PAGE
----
New Delhi: After the Maldives, Australia on Sunday clarified that it did not participate in the ‘China-Indian Ocean Forum on Development Cooperation’ held on November 21.
‘Contrary to media reporting, no Australian Government official attended the Kunming China-Indian Ocean Forum on Development Cooperation’, tweeted Australia’s High Commissioner to India, Barry O’Farrell. China’s aid agency hosted a meeting on Indian Ocean Forum. Maldives’s former President Mohammed Waheed Hassan & Australia’s Former PM Kevin Rudd joined virtually. No representation at official capacity by Male, Canberra.
‘Pleased @TimWattsMP attended #IORA Ministerial Council last week, the only ministerial-level forum for the Indian Ocean. Australia was delighted India’s application for Vice Chair was accepted by consensus. We share an enduring interest: a free, open, rules-based and secure Indo-Pacific’, added the Australian envoy. While Canberra was invited for the meet by Beijing, Australia, a member of Quad (comprising Australia, Japan, India and the US) declined to participate in the China-led Indian Ocean Forum meet.
Earlier, the Maldives Ministry of Foreign Affairs on Sunday denied participating in the ‘China-Indian Ocean Forum on Development Cooperation’. ‘The Ministry would like to clarify, that the Government of the Maldives did not participate in the above-mentioned Forum, and communicated its decision not to participate to the Embassy of the People’s Republic of China to the Maldives on November 15, 2022’, read a Maldives Ministry of Foreign Affairs statement.
Notably, a joint press statement was released by the China International Development Cooperation Agency (CIDCA) alleging the participation of the Maldives in the ‘China-Indian Ocean Forum on Development Cooperation’, held on 21 November 2022. Furthermore, participation by individuals or groups of individuals from the Maldives does not constitute official representation by the Government of the Maldives, read the statement.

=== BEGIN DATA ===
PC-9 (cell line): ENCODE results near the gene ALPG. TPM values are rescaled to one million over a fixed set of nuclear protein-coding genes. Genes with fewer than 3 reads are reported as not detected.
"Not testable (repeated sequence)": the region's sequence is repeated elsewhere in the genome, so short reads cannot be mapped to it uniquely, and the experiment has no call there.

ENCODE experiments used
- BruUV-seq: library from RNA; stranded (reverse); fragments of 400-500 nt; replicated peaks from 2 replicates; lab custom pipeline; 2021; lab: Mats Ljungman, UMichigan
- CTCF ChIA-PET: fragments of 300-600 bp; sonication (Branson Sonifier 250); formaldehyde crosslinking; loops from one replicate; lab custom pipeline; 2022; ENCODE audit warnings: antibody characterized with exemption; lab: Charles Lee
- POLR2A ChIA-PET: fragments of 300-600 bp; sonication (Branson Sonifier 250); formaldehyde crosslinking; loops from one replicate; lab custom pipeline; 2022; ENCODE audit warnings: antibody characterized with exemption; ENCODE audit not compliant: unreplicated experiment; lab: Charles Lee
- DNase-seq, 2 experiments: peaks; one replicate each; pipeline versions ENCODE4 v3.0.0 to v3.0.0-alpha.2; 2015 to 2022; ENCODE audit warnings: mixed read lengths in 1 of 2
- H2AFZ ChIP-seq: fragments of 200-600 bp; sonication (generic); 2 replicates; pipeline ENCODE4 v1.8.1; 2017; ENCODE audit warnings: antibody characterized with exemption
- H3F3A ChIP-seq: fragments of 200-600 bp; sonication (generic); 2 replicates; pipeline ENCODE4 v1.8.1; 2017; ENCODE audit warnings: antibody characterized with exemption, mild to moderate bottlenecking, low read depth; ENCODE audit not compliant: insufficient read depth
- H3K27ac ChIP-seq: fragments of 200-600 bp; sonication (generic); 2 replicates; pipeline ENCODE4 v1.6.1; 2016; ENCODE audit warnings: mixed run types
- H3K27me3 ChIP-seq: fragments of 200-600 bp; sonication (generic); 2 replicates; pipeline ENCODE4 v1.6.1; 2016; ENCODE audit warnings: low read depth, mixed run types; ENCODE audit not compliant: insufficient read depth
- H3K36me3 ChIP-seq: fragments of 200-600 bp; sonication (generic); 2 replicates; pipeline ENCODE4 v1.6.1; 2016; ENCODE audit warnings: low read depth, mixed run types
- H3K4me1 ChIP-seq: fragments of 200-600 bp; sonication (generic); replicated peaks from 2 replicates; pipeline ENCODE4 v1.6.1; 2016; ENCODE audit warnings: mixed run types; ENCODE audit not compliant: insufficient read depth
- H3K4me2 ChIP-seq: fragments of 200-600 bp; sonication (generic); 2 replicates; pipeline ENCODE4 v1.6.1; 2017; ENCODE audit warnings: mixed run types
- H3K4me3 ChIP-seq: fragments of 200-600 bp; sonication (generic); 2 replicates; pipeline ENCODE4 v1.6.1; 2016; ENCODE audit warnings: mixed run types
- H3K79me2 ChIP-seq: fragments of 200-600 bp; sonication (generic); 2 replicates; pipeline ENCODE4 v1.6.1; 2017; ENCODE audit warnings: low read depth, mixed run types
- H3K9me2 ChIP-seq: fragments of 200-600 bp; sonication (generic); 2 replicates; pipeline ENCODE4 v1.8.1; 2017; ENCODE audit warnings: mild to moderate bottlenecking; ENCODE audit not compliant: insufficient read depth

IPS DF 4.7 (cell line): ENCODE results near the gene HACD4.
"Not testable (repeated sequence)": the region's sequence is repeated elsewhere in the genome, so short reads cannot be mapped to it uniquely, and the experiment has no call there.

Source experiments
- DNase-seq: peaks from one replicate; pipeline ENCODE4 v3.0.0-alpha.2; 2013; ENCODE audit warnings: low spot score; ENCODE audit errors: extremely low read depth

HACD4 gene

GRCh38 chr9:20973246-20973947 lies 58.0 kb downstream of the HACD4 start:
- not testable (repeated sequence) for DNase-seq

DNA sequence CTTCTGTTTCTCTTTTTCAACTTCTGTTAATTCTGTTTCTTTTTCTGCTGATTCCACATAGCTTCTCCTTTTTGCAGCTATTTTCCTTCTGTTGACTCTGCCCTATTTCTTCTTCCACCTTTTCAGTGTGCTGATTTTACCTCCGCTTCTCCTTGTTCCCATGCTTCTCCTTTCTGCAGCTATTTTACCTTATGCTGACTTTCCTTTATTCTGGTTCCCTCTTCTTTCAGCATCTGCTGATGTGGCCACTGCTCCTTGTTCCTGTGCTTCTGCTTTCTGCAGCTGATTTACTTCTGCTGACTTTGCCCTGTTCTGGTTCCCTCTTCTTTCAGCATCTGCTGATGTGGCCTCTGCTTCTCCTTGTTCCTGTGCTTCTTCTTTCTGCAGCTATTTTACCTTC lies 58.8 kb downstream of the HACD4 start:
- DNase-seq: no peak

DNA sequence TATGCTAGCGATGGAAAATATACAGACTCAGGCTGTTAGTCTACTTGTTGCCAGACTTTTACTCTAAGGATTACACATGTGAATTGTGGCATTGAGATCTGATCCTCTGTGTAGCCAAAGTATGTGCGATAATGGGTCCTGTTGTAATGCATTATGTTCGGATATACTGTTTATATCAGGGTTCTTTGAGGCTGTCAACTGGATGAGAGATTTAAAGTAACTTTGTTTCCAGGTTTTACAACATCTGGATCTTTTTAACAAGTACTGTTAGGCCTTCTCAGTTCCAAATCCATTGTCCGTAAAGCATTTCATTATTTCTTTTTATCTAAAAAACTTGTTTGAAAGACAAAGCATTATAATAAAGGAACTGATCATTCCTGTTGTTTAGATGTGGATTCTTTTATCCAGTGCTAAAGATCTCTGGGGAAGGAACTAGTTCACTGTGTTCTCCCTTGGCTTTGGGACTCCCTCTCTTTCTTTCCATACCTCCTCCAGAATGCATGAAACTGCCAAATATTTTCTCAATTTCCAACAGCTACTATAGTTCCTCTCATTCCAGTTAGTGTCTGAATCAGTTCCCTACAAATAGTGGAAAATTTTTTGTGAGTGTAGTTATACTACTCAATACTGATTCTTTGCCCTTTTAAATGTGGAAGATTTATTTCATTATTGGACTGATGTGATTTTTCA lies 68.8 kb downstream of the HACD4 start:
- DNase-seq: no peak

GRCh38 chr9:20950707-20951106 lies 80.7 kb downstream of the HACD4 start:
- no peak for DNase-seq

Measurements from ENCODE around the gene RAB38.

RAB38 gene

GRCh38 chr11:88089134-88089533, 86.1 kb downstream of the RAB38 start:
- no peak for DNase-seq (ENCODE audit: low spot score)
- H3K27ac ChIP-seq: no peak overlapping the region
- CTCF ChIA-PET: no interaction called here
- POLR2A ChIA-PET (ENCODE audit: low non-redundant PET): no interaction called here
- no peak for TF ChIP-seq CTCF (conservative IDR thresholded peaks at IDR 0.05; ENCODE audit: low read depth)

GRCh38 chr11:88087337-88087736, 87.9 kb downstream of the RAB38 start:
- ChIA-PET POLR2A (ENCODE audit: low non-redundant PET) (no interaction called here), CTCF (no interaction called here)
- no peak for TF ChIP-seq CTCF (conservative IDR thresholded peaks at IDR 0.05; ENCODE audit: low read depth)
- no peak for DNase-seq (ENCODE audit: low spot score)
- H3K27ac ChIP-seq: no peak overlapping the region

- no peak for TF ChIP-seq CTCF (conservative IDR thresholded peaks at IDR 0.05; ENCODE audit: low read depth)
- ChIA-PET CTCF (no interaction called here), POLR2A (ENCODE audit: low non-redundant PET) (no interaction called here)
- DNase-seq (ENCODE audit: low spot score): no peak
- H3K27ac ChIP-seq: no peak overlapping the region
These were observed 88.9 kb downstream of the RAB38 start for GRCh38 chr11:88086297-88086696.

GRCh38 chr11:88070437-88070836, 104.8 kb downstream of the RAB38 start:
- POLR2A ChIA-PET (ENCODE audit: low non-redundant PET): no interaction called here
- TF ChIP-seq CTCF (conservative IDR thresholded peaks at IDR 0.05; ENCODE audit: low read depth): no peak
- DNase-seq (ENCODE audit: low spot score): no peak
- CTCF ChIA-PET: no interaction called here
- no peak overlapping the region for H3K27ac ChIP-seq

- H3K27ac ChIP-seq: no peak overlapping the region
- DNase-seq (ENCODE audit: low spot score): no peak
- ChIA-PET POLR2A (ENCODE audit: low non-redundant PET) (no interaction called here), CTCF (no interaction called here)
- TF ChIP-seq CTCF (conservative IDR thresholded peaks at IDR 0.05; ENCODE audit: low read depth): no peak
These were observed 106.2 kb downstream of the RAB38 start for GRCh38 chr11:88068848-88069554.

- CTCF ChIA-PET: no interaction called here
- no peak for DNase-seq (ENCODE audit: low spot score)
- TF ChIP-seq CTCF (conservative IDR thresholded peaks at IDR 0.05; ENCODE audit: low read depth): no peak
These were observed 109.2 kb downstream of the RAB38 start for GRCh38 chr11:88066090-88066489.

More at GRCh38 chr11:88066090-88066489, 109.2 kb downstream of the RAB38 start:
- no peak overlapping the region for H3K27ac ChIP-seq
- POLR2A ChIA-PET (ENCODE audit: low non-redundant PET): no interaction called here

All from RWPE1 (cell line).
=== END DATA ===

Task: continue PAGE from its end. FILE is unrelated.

In accordance with Article 115 (J) of the Constitution of the Republic of the Maldives, only the serving President may determine, conduct and oversee the foreign policy of the country, and conduct political relations with foreign nations and international organisations. Official accreditation to meetings, forums and conferences to represent the Maldives, as per international practice, will only take place through diplomatic channels. Therefore, for this specific meeting, there was no official representation by the Government of the Maldives, added the statement.
In recent times, there has been a shifting of goalposts by major world powers from other areas of conflict to the Indian and Pacific Oceans. This has largely been due to Chinese belligerence in the South China Sea by hegemonising its intention over the entire seawater, defying the laid down UN conventions and international maritime laws. The present geopolitical situation in the Indo-Pacific is fraught with major irritants destabilising the region. There is a need to establish common standards to form the basis of deeper integration in the future and to ensure equal access to global commons for all countries as a right under international law.
Recently, the US administration announced its long-awaited Indo-Pacific strategy, which focuses on building collective capacity to deal with challenges in the region. These include a focus on challenges from China, advancing the US relationship, a ‘Major Defence Partnership’ with India and supporting its role as a net security provider in the region. The European Union (EU) has recently come up with an Indo-Pacific strategy that aims to enhance its engagement across a wide spectrum. The EU already sees itself and the Indo-Pacific as ‘natural partner regions’. It is a significant player in the Indian Ocean littoral states, the ASEAN area, and the Pacific Island states.
In September 2021, the US announced a new trilateral security partnership for the Indo-Pacific, between Australia, the UK, and the US (AUKUS). The security grouping AUKUS will focus on advancing strategic interests in the Indo-Pacific region. The major highlight of this arrangement is the sharing of US nuclear submarine technology to Australia. Nearly every one of the nations in this part of the world recognise the assertiveness and aggressiveness of China. To deal with China, the US at the recently held Quad Summit in Tokyo launched the Indo-Pacific Economic Framework (IPEF) to offer the region better alternatives to fulfil its developmental goals. The IPEF will work on fine-tuning four major pillars: standards and rules for digital trade; resilient supply chains; green energy commitments; and fair trade.
The Indo-Pacific region has more than half of the world’s population, with 2 billion people living under democratic rule. This region generates a third of the world’s economic output, more than any other region of the world. Three of the most important allies of the United States namely Japan, South Korea, and Australia are located here. More than one-third of the foreign trade of the world takes place in this region. The world’s largest economies are located in the Indo-Pacific region namely, China, India, Japan, Indonesia, South Korea, Thailand, Australia, Taiwan, Malaysia, and the Philippines.